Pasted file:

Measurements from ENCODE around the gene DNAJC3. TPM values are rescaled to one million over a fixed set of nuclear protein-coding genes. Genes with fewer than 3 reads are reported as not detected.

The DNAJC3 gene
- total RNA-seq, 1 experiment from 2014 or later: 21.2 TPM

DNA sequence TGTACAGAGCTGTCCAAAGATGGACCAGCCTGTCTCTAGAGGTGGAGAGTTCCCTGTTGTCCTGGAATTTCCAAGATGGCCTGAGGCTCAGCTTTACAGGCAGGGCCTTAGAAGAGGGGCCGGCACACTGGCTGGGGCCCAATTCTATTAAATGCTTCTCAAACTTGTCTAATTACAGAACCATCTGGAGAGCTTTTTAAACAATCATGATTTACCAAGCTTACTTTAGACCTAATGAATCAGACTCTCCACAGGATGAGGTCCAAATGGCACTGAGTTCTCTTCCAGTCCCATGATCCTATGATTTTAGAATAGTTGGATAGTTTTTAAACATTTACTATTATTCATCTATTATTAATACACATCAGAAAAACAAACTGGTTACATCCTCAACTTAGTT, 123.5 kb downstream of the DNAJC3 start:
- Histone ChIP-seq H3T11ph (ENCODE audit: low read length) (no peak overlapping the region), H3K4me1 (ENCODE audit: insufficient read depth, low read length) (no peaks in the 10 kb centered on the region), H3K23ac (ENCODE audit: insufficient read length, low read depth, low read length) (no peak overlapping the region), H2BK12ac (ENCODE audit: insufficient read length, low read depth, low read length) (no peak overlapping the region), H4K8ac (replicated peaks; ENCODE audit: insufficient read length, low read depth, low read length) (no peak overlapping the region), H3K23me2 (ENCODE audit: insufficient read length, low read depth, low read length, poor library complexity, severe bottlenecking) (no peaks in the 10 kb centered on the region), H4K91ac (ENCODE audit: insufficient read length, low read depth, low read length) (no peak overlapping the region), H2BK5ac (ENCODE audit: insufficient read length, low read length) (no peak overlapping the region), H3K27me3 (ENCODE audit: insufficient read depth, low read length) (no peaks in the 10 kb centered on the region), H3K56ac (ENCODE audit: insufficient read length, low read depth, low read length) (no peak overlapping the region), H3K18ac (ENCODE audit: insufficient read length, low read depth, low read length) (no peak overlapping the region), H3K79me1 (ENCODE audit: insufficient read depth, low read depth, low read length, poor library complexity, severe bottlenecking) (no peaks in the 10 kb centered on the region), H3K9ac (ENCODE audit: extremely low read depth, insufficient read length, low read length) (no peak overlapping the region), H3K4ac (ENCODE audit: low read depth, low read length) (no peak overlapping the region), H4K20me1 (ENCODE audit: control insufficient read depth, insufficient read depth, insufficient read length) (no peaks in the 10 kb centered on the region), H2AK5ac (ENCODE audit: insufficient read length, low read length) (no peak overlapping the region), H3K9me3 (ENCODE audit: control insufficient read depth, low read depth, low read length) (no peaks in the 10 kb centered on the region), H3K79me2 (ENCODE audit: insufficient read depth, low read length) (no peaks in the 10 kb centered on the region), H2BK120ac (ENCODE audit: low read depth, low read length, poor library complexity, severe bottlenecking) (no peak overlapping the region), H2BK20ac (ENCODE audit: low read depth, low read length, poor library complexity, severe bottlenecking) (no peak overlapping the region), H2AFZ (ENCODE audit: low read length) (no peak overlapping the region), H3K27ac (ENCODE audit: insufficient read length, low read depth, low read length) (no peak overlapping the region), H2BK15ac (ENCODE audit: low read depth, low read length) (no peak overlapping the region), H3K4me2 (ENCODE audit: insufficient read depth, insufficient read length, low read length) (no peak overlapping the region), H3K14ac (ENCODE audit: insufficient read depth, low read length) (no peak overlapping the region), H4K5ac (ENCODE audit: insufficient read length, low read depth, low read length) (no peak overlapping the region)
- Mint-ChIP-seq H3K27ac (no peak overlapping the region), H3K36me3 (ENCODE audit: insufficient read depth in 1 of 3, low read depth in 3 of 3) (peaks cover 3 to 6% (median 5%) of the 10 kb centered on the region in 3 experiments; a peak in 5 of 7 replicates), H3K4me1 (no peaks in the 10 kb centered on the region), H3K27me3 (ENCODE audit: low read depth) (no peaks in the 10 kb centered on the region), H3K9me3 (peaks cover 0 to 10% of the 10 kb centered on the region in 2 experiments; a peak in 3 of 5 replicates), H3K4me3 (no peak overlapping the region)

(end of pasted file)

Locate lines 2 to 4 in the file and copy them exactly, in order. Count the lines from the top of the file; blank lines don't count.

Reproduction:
The DNAJC3 gene
- total RNA-seq, 1 experiment from 2014 or later: 21.2 TPM

DNA sequence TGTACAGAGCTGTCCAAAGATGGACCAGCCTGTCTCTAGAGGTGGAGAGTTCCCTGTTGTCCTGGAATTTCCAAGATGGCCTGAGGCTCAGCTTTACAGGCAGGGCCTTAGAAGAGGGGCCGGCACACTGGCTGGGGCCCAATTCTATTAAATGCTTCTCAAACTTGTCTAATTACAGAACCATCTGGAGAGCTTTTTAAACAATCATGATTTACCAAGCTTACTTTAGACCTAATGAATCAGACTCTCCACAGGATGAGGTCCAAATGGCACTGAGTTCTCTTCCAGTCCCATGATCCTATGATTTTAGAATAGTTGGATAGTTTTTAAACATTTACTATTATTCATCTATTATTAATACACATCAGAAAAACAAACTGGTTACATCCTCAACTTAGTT, 123.5 kb downstream of the DNAJC3 start: